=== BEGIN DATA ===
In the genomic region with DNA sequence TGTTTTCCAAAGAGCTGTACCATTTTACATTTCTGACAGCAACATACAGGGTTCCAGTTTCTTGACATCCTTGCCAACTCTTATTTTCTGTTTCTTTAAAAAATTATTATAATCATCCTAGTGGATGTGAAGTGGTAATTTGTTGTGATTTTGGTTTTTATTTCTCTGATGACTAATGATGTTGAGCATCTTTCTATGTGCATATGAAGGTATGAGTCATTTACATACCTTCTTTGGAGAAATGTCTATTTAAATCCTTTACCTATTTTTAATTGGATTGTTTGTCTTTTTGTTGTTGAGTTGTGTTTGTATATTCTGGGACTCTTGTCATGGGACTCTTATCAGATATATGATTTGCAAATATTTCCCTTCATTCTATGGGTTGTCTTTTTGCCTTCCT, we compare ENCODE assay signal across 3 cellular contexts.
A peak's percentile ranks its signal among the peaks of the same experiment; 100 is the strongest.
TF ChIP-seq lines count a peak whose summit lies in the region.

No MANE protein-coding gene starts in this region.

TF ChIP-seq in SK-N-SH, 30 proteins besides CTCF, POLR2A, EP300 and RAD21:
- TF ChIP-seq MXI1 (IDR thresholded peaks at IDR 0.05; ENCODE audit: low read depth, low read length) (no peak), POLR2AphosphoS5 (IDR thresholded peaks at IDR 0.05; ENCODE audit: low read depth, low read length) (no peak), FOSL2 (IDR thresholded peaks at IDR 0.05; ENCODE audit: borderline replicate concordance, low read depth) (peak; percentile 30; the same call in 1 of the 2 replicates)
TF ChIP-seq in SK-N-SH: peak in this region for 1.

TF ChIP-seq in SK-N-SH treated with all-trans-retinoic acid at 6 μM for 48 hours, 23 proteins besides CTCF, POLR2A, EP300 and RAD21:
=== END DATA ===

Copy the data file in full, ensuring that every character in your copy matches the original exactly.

In the genomic region with DNA sequence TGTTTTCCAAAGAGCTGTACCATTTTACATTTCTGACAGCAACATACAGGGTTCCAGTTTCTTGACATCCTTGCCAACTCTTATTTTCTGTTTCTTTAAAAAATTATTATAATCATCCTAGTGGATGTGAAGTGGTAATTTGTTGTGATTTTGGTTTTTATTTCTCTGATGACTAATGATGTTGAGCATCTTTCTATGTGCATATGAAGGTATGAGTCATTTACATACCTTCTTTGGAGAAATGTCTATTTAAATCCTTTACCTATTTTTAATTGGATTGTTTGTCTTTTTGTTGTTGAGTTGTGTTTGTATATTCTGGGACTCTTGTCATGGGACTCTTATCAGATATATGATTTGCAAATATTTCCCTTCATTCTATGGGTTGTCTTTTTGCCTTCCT, we compare ENCODE assay signal across 3 cellular contexts.
A peak's percentile ranks its signal among the peaks of the same experiment; 100 is the strongest.
TF ChIP-seq lines count a peak whose summit lies in the region.

No MANE protein-coding gene starts in this region.

TF ChIP-seq in SK-N-SH, 30 proteins besides CTCF, POLR2A, EP300 and RAD21:
- TF ChIP-seq MXI1 (IDR thresholded peaks at IDR 0.05; ENCODE audit: low read depth, low read length) (no peak), POLR2AphosphoS5 (IDR thresholded peaks at IDR 0.05; ENCODE audit: low read depth, low read length) (no peak), FOSL2 (IDR thresholded peaks at IDR 0.05; ENCODE audit: borderline replicate concordance, low read depth) (peak; percentile 30; the same call in 1 of the 2 replicates)
TF ChIP-seq in SK-N-SH: peak in this region for 1.

TF ChIP-seq in SK-N-SH treated with all-trans-retinoic acid at 6 μM for 48 hours, 23 proteins besides CTCF, POLR2A, EP300 and RAD21: